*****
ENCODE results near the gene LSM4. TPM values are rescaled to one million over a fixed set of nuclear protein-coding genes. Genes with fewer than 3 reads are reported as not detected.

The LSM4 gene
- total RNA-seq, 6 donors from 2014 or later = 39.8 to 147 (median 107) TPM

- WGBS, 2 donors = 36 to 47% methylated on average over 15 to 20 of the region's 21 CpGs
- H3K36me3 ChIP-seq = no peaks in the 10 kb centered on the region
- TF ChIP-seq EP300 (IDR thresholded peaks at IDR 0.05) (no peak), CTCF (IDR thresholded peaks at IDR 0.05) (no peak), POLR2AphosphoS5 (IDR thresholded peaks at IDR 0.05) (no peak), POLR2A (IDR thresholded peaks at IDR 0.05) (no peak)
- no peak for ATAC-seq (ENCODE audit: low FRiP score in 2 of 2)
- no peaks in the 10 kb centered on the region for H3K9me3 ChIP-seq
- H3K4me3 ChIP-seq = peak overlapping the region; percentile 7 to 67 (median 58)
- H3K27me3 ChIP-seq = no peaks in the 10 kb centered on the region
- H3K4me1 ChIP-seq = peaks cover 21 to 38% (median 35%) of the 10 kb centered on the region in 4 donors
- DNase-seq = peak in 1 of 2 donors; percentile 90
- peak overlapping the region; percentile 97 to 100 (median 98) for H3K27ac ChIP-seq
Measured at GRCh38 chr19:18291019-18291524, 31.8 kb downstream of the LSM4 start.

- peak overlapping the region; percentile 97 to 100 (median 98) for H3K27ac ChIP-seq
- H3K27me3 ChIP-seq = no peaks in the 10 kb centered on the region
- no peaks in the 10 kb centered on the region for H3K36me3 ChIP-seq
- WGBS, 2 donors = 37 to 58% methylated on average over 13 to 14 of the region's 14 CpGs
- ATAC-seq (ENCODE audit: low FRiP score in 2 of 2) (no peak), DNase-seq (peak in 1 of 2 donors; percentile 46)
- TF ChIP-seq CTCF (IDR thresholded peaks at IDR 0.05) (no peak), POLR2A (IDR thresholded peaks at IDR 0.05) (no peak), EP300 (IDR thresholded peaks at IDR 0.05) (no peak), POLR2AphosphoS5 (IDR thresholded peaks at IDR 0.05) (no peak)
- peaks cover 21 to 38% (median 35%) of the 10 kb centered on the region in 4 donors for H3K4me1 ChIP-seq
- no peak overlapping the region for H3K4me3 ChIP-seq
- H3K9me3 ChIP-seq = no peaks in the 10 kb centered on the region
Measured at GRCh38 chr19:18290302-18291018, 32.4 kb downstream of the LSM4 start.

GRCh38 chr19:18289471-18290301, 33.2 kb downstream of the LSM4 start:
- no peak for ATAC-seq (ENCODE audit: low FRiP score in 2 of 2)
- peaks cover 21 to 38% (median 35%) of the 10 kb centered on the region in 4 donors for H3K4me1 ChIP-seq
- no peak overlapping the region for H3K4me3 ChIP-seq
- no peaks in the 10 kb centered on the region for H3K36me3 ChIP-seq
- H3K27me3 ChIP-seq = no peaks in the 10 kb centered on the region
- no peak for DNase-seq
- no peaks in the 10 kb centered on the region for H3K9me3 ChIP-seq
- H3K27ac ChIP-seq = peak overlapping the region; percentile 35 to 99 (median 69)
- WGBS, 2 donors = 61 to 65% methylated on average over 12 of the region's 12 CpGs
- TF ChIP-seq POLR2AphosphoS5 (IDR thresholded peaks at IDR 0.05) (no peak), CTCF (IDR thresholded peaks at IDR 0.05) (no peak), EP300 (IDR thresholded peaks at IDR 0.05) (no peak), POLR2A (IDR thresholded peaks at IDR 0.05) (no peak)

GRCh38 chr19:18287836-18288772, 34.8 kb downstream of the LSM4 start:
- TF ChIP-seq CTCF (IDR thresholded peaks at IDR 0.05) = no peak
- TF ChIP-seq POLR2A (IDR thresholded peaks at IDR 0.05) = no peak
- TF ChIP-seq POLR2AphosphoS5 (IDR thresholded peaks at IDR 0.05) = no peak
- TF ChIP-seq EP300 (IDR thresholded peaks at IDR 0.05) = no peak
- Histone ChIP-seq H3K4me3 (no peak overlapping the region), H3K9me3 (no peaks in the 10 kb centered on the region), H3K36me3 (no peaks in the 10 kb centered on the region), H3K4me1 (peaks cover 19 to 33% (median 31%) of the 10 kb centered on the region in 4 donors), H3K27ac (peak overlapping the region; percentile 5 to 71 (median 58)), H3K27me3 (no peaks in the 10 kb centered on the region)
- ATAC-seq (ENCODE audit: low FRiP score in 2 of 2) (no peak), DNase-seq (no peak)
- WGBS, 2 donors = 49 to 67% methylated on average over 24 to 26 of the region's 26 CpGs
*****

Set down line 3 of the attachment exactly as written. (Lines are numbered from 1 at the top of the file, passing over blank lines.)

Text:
- total RNA-seq, 6 donors from 2014 or later = 39.8 to 147 (median 107) TPM